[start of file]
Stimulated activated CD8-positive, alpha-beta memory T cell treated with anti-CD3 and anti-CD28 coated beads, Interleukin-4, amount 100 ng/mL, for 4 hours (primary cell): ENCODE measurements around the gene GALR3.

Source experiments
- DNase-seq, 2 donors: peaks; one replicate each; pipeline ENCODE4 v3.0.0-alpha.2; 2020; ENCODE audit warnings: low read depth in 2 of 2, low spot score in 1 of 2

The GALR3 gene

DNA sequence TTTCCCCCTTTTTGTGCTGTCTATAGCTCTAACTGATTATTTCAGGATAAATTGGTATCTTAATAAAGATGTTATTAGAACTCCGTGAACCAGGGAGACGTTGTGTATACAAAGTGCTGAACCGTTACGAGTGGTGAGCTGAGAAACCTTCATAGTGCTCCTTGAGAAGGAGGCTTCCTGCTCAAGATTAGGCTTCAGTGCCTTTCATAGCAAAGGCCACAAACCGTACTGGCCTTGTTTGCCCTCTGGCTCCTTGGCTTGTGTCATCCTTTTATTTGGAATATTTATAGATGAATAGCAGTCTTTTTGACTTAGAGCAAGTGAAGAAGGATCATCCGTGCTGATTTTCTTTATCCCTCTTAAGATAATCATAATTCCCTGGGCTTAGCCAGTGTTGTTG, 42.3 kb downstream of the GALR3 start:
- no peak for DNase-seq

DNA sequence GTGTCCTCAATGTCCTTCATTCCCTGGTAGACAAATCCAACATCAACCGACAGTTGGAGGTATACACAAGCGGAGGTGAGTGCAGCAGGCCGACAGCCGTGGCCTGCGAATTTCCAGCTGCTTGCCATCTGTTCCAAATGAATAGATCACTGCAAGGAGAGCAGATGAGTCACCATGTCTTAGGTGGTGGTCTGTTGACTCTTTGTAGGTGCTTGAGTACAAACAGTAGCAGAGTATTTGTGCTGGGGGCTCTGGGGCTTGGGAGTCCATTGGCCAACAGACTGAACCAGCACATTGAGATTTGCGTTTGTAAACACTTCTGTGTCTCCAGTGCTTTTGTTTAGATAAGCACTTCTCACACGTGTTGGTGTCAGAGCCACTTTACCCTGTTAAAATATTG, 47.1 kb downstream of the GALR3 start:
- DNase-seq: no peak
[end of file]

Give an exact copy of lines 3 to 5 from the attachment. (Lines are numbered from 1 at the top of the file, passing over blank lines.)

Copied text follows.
- DNase-seq, 2 donors: peaks; one replicate each; pipeline ENCODE4 v3.0.0-alpha.2; 2020; ENCODE audit warnings: low read depth in 2 of 2, low spot score in 1 of 2

The GALR3 gene

DNA sequence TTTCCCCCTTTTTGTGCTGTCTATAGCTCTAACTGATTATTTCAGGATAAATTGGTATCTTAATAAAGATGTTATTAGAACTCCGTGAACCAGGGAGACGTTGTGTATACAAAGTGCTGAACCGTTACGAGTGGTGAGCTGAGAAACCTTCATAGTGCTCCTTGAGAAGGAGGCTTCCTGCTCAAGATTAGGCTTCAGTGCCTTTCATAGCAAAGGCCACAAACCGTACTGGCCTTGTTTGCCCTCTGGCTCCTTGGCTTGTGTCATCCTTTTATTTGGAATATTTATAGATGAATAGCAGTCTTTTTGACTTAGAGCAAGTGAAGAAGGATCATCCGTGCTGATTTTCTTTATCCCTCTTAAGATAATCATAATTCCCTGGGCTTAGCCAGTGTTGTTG, 42.3 kb downstream of the GALR3 start: